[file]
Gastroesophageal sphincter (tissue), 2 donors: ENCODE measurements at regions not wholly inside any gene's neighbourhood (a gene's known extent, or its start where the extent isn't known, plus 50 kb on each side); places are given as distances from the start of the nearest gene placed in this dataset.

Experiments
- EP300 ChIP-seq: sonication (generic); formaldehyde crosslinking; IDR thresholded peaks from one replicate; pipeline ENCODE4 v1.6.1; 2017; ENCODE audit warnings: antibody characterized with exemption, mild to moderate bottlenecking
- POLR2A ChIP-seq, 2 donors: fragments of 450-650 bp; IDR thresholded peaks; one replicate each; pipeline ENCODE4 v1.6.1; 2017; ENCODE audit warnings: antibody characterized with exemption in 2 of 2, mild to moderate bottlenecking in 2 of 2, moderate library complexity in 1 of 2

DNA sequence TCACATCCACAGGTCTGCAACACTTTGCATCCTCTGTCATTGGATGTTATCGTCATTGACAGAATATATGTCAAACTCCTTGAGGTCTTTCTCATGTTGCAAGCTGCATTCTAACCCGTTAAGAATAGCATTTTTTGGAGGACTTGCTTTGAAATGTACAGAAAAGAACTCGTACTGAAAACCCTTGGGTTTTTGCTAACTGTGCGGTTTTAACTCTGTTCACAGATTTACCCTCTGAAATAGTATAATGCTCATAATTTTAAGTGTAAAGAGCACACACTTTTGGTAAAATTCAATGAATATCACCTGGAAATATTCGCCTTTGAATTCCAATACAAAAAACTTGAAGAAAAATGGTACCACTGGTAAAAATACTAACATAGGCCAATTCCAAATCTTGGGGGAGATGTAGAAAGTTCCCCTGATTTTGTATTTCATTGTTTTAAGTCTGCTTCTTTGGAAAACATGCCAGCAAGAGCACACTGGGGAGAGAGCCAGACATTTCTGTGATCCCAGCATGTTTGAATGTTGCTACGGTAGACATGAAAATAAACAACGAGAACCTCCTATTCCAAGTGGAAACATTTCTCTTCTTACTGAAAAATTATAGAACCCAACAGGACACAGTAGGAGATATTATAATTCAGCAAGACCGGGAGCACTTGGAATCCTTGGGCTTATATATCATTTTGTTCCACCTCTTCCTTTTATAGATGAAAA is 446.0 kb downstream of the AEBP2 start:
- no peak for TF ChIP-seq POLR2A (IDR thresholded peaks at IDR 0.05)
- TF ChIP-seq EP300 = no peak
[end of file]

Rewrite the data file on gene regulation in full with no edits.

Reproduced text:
Gastroesophageal sphincter (tissue), 2 donors: ENCODE measurements at regions not wholly inside any gene's neighbourhood (a gene's known extent, or its start where the extent isn't known, plus 50 kb on each side); places are given as distances from the start of the nearest gene placed in this dataset.

Experiments
- EP300 ChIP-seq: sonication (generic); formaldehyde crosslinking; IDR thresholded peaks from one replicate; pipeline ENCODE4 v1.6.1; 2017; ENCODE audit warnings: antibody characterized with exemption, mild to moderate bottlenecking
- POLR2A ChIP-seq, 2 donors: fragments of 450-650 bp; IDR thresholded peaks; one replicate each; pipeline ENCODE4 v1.6.1; 2017; ENCODE audit warnings: antibody characterized with exemption in 2 of 2, mild to moderate bottlenecking in 2 of 2, moderate library complexity in 1 of 2

DNA sequence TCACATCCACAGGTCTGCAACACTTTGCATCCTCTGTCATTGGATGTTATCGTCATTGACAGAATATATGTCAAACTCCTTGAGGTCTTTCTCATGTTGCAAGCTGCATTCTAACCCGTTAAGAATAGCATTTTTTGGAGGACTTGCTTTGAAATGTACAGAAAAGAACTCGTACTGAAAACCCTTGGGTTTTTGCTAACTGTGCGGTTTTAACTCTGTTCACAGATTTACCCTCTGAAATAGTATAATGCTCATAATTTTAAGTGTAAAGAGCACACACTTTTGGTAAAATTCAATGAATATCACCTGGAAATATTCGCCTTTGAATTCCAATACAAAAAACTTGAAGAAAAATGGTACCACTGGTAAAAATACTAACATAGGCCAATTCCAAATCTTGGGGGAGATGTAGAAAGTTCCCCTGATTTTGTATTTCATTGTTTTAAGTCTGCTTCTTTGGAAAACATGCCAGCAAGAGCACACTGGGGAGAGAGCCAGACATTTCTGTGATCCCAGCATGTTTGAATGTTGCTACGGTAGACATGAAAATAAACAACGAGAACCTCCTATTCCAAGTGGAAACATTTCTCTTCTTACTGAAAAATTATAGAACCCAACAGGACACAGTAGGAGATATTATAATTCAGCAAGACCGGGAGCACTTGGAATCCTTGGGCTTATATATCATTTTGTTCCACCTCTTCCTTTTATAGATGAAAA is 446.0 kb downstream of the AEBP2 start:
- no peak for TF ChIP-seq POLR2A (IDR thresholded peaks at IDR 0.05)
- TF ChIP-seq EP300 = no peak